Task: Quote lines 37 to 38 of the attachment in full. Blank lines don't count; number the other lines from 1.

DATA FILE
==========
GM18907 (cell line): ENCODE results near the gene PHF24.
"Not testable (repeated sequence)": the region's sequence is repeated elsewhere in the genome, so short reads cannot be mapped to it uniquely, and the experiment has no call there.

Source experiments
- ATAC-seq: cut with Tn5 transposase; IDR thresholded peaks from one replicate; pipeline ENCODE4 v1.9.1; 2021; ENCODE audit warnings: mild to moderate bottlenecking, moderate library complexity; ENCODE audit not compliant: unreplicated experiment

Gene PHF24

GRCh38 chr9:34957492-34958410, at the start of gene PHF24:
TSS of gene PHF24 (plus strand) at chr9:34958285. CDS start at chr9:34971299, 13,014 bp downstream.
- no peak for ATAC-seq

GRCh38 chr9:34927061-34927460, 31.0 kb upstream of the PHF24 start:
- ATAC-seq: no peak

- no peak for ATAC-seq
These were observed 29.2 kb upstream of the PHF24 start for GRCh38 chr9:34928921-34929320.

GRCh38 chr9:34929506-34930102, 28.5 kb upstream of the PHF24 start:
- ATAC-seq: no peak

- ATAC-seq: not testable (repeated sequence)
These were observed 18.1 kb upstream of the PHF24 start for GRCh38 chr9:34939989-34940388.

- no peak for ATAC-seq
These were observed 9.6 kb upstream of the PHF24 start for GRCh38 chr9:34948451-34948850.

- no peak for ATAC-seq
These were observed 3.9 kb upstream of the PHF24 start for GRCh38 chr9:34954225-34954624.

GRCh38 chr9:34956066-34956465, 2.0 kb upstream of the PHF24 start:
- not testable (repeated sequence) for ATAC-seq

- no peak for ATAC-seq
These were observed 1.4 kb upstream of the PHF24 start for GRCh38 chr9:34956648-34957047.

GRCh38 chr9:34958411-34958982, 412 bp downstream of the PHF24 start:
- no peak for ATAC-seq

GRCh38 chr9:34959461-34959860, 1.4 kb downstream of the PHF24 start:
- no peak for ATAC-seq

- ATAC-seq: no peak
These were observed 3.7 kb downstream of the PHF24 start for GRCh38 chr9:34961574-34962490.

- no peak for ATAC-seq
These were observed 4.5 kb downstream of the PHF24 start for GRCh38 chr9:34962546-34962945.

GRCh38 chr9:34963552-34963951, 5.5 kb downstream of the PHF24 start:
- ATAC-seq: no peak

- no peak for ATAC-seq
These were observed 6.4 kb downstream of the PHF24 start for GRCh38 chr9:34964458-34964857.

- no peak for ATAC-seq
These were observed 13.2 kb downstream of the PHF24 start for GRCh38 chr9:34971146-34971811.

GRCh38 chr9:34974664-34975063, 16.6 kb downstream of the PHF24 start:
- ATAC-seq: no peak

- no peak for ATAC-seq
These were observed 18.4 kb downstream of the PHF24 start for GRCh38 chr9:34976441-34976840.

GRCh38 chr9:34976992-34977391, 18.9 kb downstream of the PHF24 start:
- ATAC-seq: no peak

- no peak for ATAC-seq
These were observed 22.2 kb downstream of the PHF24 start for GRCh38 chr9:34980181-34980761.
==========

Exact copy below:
- no peak for ATAC-seq
These were observed 13.2 kb downstream of the PHF24 start for GRCh38 chr9:34971146-34971811.